HIFMB mission and strategy
The main processes ensuring the habitability of our planet are provided by the Earth’s marine and terrestrial biota, including oxygen production, carbon fixation, and the transfer of energy and recycling of matter in food webs. Understanding the response of biodiversity to the pressures of global change and its role for ecosystem functions requires integrative research merging fundamental disciplines (ecology and evolutionary biology, biogeochemistry) as well as transdisciplinary approaches to biodiversity, conservation concepts, and management. Our current understanding of functional marine biodiversity, however, only partially meets the societal demand for predictive scenarios on how and why biodiversity will change over the short- and long-term, how these changes will affect marine ecosystems and their services and how society can adapt to or mitigate the changes.
This urgent need for integrative research on marine biodiversity motivated the Alfred Wegener Institute, Helmholtz Centre for Polar and Marine Research (AWI) and the Carl-von-Ossietzky University Oldenburg (UOL) to establish the Helmholtz Institute for Functional Marine Biodiversity (HIFMB).
HIFMB develops the scientific basis for marine conservation and marine ecosystem management by analysing the functional role of biodiversity in marine ecosystem and understanding the general principles constraining this role. The Institute thereby establishes the necessary knowledge and tools to predict future changes in biodiversity and ecosystem function and to analyse their consequences for human well-being.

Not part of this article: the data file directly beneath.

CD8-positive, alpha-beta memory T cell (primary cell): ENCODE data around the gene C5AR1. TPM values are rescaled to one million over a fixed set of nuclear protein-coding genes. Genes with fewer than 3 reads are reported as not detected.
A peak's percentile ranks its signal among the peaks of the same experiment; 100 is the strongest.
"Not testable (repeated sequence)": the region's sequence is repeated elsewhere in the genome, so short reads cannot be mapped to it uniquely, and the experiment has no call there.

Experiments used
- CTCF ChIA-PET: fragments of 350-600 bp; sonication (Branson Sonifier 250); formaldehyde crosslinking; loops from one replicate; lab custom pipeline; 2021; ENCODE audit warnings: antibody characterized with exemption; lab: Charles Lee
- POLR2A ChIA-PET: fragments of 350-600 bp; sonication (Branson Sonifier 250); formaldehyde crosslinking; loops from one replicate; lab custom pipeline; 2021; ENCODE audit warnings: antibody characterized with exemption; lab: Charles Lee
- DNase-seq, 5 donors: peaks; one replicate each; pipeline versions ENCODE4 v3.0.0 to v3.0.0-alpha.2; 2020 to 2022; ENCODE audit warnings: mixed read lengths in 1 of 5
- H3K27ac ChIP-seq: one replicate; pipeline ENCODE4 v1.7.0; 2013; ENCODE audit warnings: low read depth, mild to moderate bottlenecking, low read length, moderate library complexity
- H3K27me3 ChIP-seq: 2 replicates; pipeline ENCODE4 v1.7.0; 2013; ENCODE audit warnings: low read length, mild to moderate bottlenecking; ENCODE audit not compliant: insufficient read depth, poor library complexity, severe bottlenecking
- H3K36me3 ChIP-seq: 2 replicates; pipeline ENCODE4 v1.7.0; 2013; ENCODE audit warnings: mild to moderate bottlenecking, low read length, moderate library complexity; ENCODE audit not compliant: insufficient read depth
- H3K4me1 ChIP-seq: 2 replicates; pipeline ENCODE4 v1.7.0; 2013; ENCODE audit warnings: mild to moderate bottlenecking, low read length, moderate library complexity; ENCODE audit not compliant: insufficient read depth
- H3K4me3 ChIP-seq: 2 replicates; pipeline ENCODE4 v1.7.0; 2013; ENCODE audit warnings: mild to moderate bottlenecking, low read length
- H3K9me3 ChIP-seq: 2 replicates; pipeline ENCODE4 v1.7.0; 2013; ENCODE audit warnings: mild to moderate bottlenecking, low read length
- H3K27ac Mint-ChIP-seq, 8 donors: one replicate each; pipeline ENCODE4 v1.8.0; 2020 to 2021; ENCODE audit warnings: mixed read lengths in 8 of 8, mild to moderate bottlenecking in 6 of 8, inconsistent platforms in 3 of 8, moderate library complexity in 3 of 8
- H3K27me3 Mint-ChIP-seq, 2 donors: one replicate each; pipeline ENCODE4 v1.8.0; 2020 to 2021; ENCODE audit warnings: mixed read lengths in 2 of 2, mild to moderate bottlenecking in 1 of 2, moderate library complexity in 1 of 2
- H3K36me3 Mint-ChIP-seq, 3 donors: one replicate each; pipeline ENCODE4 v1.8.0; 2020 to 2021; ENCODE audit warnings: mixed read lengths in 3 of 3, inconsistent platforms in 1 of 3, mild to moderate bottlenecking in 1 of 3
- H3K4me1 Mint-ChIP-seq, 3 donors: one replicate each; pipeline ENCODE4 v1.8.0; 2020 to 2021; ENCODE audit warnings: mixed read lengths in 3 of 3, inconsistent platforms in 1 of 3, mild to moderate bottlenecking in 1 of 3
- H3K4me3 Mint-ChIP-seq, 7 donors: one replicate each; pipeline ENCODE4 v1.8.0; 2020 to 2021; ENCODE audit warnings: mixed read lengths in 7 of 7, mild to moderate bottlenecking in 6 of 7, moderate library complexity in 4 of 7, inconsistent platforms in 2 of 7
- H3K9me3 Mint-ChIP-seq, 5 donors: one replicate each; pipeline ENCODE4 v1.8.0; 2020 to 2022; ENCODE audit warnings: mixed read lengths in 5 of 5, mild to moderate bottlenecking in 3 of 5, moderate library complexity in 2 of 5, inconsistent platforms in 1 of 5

HIFMB profits from the existing expertise in the partner organizations, AWI and UOL, on molecular biodiversity, biodiversity assessment, species interactions, spatial ecology, and population dynamics. Moreover, HIFMB is designed as an open consortium and thus will benefit from the existing expertise in the marine institutions of NW-Germany (especially the Senckenberg Institute regarding biodiversity assessment and the Leibniz Centre for Marine tropical Research for their transdisciplinary expertise). However, achieving the goals of HIFMB requires strategic recruitment that fills important gaps in the international research landscape on marine biodiversity. Foremost, this requires building up a natural science basis for conservation strategies (Marine Conservation) as well as social expertise in the analysis of societal and policy processes leading to the development of management concepts (Marine Governance). HIFMB is expected to develop novel concepts for Marine Conservation, with particular emphasis on a theoretical framework of conservation that addresses the specific features of marine ecosystems such as three-dimensionality and spatio-temporal dynamics of the marine habitat. Regarding the practical planning process, models for the trade-off between conservation objectives and ecosystem services need to be developed that consider stakeholder views. The latter directly links to the Marine Governance professorship that will explore the socio-economic dynamics generated by and feeding back on the use of particular ecosystem services. A new group on Ecosystem Informatics will pursue the integration of “Big Data”, the amount of available data relevant for biodiversity studies, into Marine Conservation. Enabling data integration from numerous distributed and heterogeneous sources is the major challenge facing biodiversity informatics. Finally, the models describing the processes constraining biodiversity and its consequences for processes are vastly different from ecosystem models analysing the pools and flows of matter and energy. A professorship on Biodiversity Theory will bridge these approaches, integrating classical models from theoretical ecology with spatial, evolutionary and biogeochemical approaches.